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Impossible Foods gets $200 million of fresh funds

Brian Sozzi
·Editor-at-Large
·3 min read

Investors salivating at the prospect of buying some Impossible Foods stock on the public market will have to wait a little longer.

The fast-growing plant-based meat startup said Thursday it secured a fresh $200 million in funding, led by new investor Coatue. Impossible has now raised $1.5 billion since its founding in 2011. It’s last funding round of $500 million came back in mid-March.

Coatue — which has traditionally focused on the tech space — is no stranger to cutting big checks for buzzy startups. The company had stakes in Uber, Lyft, Grab and Snap. It reportedly has more than $25 billion in assets under management.

Existing investors in Impossible, Mirae Asset Global Investments and Temasek, also contributed to the Series G round alongside other new name XN.

Impossible plans to use the funds to expand its R&D capabilities, accelerate manufacturing production, and support a wider retail store rollout.

"Impossible Foods" burgers made from plant-based substitutes for meat products sit on a shelf for sale on November 15, 2019 in New York City. - Vegetarian alternatives to burgers and sausages, revived by start-ups like Beyond Meat and Impossible Burger, are enjoying a certain enthusiasm that meat giants also want to enjoy. Since this summer, the world leader in the JBS sector has been marketing a soy burger in Brazil that includes beetroot, garlic and onions, with a look similar to a rare minced steak. In the US, the largest meat producer Tyson Foods launched a new line of products in June based on plants or mixing meat and vegetables. Its competitors Hormel Foods, Perdue Farms or Smithfield, have similar initiatives. (Photo by Angela Weiss / AFP) (Photo by ANGELA WEISS/AFP via Getty Images)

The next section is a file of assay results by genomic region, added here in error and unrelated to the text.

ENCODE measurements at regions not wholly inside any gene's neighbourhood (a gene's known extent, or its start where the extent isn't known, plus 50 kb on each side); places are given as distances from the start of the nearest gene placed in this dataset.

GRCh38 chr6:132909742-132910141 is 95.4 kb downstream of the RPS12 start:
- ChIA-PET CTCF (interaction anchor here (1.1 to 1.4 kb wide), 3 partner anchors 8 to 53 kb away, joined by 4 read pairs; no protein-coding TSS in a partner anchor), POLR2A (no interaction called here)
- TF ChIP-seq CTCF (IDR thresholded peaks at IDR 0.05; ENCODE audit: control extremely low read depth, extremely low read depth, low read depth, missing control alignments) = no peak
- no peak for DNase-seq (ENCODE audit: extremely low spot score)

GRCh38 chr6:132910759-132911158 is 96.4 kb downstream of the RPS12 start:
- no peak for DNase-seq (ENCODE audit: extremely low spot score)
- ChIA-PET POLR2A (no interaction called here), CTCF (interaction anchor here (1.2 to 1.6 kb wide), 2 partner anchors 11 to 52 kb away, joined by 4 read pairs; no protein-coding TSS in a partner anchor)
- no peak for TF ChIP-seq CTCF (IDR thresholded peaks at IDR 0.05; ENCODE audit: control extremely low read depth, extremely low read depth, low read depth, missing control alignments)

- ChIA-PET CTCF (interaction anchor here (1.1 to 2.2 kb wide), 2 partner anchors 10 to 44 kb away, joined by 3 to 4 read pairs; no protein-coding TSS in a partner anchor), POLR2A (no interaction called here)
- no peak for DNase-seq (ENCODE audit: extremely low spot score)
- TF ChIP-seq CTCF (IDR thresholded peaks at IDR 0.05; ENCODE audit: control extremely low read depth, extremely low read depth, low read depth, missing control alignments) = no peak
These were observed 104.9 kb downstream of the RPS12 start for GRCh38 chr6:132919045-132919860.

"Impossible Foods" burgers made from plant-based substitutes for meat products sit on a shelf for sale on November 15, 2019 in New York City. - Vegetarian alternatives to burgers and sausages, revived by start-ups like Beyond Meat and Impossible Burger, are enjoying a certain enthusiasm that meat giants also want to enjoy. Since this summer, the world leader in the JBS sector has been marketing a soy burger in Brazil that includes beetroot, garlic and onions, with a look similar to a rare minced steak. In the US, the largest meat producer Tyson Foods launched a new line of products in June based on plants or mixing meat and vegetables. Its competitors Hormel Foods, Perdue Farms or Smithfield, have similar initiatives. (Photo by Angela Weiss / AFP) (Photo by ANGELA WEISS/AFP via Getty Images)

“The use of animals to make food is the most destructive technology on Earth, a leading driver of climate change and the primary cause of a catastrophic global collapse of wildlife populations and biodiversity,” said Dr. Patrick O. Brown, M.D., Ph.D., CEO and founder of Impossible Foods, in a statement.

Brown added, “Impossible Foods’ mission is to replace that archaic system by making the most delicious, nutritious and sustainable meats in the world, directly from plants. To do that, Impossible Foods needs to sustain our exponential growth in production and sales, and invest significantly in R&D. Our investors believe in our mission to transform the global food system — and they recognize an extraordinary economic opportunity.”

Brian Sozzi is an editor-at-large and co-anchor of The First Trade at Yahoo Finance. Follow Sozzi on Twitter @BrianSozzi and on LinkedIn.

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